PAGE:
For the last two decades, the Yankees had the luxury of knowing Derek Jeter would be their starting shortstop. It’s a tough position to fill and he was excellent. Jeter had an insane peak year in 1999 but his greatness was always built around his durability and consistency, the write it in pen year-after-year production. He didn’t have that crazy 7+ WAR per year for five years peak, but he was a 4+ WAR player for like 15 straight years. Every year, he produced.
The Yankees have to replace Jeter at shortstop this offseason and — let’s be honest here — replacing his 2014 production won’t be difficult. Out of 146 qualified batters he ranked 124th in OBP (.305), 145th in SLG (.313), and 140th in wRC+ (73). He was bad even by shortstop standards (league average at the position was an 87 wRC+). Add in the poor defense and Jeter’s on-field contribution was basically replacement level this year.
Replacing the 2014 version of Jeter on the field doesn’t figure to be particularly difficult. They’re not going to be able to replace him in the clubhouse — I don’t think the lost leadership will be a big issue but it’s not negligible either — and they definitely won’t be able to replace his marketability and drawing power. That’s impossible. All they can do is upgrade on the field at shortstop, which will be both relatively easy given Jeter’s performance and difficult at the same time.
The timing worked out well and Jeter’s retirement coincides with a free agent class heavy on quality shortstops. That’s good! The Yankees will have their pick of the litter, assuming they’re willing to pay the price. I don’t know if playing for the Yankees is as much of a draw as it once was (money still talks) and I’m sure some are put off by the idea of replacing Jeter and having to try to live up to an impossible standard.
We’ll inevitably take many, many looks at the various free agent shortstops this winter, but for now here’s a quick look at the group:
- Asdrubal Cabrera: Average-ish hitter, bad overall defender but with a knack for highlight plays, generally healthy, won’t cost a draft pick.
- Stephen Drew: Awful at the plate this year, pretty good last year, very good defender, injuries have been an issue, won’t cost a draft pick.
- J.J. Hardy: Average-ish hitter whose power disappeared in 2014, very good defender, lingering back issues, will cost a draft pick.
- Jed Lowrie: Above-average hitter from 2012-13, less than that in 2014, okay defender at best, healthier in recent years, might cost a draft pick.
- Hanley Ramirez: Legitimate middle of the order masher, terrible defense, lots of injuries in recent years, will cost a draft pick.
Every so often a free agent comes along who fits a team perfectly. CC Sabathia fit the 2009 Yankees perfectly. Brian McCann fit the 2014 Yankees perfectly. Nelson Cruz fits the 2015 Mariners perfectly. None of these shortstops fit the 2015 (and beyond) Yankees perfectly though, and that’s the case with most free agents. They’re all good to great players with their own sets of pluses and minuses.
Any of these guys would represent an on-field upgrade over 2014 Jeter but the Yankees must determine who is the best fit. Do you want to go long-term with Hanley knowing he’ll possibly be a 120 games a year third baseman as soon as 2016? Is Hardy’s power and defense worth that risky back? Back problems never really do away, you know. They just get more manageable. The Yankees have enough dead weight on the payroll as it is and the free agent shortstop class looks like a minefield of potential bad contracts.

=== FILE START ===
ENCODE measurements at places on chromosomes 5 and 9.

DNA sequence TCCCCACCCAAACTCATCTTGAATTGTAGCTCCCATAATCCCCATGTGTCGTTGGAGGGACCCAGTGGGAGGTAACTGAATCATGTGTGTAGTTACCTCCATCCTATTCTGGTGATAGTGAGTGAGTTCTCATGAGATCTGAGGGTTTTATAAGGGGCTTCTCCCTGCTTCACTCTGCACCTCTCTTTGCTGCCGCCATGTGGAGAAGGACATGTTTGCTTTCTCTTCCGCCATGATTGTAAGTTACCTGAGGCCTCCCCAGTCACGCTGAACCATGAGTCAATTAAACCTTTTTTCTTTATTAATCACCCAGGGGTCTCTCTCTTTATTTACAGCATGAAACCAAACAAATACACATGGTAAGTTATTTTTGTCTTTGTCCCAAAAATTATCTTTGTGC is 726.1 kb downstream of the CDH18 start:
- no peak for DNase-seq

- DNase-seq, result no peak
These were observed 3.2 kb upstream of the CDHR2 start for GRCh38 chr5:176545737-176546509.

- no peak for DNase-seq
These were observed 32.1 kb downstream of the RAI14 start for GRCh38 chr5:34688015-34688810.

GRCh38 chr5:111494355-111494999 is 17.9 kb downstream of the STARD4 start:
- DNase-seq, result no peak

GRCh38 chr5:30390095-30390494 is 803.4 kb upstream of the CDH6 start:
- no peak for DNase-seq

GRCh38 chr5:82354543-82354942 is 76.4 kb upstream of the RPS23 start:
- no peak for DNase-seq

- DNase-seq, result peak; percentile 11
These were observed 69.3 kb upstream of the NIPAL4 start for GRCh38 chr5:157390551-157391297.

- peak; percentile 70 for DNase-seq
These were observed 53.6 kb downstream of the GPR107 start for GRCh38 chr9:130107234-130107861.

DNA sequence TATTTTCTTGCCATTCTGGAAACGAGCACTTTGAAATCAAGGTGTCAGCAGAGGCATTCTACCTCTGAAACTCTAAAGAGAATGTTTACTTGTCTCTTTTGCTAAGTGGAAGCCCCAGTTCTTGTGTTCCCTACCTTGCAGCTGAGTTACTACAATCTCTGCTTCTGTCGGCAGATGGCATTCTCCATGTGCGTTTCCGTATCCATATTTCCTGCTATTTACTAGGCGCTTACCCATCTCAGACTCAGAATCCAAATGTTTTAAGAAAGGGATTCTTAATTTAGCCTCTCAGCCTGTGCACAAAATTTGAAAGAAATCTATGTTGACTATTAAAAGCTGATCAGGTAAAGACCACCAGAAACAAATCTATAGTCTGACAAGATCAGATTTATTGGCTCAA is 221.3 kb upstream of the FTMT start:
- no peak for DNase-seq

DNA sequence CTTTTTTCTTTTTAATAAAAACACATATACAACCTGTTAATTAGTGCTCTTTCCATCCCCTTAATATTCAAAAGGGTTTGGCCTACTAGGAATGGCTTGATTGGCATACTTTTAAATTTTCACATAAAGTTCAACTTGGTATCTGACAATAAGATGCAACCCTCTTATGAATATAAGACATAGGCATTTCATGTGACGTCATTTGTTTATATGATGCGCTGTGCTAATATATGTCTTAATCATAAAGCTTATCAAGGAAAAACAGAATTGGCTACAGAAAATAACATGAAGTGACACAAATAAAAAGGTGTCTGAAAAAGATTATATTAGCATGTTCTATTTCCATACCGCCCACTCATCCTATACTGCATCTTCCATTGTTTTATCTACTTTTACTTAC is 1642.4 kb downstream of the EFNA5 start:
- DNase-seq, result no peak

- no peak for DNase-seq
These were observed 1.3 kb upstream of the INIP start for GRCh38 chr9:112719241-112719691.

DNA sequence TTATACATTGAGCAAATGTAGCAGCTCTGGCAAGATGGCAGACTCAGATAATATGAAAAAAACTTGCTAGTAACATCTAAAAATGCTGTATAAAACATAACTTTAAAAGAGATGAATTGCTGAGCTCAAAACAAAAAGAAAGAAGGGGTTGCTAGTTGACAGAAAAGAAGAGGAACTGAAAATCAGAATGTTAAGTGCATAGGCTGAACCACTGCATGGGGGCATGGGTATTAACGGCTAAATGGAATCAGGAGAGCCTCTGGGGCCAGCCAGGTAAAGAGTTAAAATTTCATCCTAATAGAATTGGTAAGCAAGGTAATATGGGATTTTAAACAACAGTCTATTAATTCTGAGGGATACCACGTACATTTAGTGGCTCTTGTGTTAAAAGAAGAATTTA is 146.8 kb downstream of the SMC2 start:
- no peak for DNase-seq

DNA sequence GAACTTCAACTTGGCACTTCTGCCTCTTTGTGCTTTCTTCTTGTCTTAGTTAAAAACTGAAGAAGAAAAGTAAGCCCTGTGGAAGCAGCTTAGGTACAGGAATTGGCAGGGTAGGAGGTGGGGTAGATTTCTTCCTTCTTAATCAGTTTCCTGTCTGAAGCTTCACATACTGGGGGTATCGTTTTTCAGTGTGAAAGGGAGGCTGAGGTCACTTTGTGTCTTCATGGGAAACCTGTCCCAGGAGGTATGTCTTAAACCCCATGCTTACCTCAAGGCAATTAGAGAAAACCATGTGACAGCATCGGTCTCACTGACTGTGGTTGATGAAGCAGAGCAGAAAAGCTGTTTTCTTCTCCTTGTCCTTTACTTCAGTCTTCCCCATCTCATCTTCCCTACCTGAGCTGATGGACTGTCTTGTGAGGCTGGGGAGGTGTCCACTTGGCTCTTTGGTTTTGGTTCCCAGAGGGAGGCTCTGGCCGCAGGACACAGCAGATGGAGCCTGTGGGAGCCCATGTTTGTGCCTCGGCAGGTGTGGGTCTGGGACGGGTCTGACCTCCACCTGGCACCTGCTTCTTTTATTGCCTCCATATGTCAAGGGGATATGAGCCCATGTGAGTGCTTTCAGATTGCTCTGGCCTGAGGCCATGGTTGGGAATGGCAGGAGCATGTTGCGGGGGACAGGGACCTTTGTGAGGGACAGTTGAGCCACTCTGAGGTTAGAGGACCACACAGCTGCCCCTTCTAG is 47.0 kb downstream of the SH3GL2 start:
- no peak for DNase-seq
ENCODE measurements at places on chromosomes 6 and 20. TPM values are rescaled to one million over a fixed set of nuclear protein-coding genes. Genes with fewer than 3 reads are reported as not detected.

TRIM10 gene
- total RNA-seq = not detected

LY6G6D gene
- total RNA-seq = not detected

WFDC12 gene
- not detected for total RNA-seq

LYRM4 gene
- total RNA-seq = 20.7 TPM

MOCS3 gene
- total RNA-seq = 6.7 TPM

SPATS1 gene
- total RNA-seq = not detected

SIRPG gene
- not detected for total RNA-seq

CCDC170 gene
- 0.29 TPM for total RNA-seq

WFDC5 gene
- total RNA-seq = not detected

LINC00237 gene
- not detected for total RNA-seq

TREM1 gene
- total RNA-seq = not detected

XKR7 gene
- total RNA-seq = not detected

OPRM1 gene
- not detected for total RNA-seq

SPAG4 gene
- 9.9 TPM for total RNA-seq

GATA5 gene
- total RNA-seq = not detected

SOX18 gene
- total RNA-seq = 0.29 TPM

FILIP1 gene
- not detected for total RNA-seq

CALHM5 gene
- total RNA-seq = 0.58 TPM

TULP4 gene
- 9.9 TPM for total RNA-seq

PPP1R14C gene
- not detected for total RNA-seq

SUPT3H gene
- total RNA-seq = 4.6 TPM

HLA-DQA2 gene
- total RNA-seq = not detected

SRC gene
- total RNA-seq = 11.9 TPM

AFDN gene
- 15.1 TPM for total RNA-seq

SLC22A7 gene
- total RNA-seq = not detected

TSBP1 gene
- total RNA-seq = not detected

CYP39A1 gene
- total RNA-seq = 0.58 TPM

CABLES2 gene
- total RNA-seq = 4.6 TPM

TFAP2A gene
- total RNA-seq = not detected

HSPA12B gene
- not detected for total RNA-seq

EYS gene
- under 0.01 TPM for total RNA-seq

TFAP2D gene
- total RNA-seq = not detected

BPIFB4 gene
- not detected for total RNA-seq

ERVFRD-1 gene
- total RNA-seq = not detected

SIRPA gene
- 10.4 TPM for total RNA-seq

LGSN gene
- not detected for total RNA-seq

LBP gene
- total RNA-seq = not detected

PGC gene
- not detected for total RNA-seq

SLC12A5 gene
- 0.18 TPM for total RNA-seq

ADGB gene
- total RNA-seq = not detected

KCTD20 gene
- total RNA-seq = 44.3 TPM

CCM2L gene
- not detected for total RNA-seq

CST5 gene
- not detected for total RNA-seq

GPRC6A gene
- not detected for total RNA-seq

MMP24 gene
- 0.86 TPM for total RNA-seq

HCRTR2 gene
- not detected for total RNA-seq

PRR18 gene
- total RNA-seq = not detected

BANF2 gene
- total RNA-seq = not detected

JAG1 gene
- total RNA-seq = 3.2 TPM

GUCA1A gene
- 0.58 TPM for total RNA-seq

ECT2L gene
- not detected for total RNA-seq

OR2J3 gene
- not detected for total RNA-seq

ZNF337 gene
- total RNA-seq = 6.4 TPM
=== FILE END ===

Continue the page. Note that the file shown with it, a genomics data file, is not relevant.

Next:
There are always trades to consider — Jimmy Rollins, anyone? — but if no appealing long-term shortstop solutions exist, isn’t the best move finding a short-term stopgap and trying to figure it out again next winter? Drew, for example, is destined for a small one-year contract. There’s at least a chance he will hit next year following a normal offseason — “I haven’t had a regular Spring Training in three years. I had the ankle, the concussion and then all the stuff this past year. I haven’t had a normal routine in a while. I had to play the cards I got dealt and make the best of it. This offseason, I can take a step back and prepare for next season the right way. I’m healthy and looking forward to it,” he said to George King — which is more than you can say for Brendan Ryan.
I wouldn’t blame the Yankees at all if they walked away from Drew given how terrible he looked this year, both in pinstripes and with the Red Sox. His 44 wRC+ in 300 plate appearances happened. It can’t be ignored. But, if the Yankees don’t want to spend big on a shortstop, he’s probably the best one-year stopgap they’ll find. And that’s kinda scary. This isn’t like finding a left fielder or a DH for a year. Quality shortstops are rare and teams tend to jump on them given the chance. Ryan’s two-year contract (plus a player option!) looks silly but that’s what it takes to get someone to play the position competently.
The Yankees will not be able to replace Derek Jeter the person this winter but they have to replace Derek Jeter the shortstop and that shouldn’t be tough given the year he had. The question is how do they want to replace him? There are cases to be made for going long-term for one of the big name free agents — Hanley sure would look great hitting third behind Jacoby Ellsbury and Brett Gardner, wouldn’t he? — or going short-term until a better fit comes along. Until they can pry one of the Cubs’ young shortstops loose, for example. Either way, the Yankees will upgrade at short this winter. It’s just a question of how.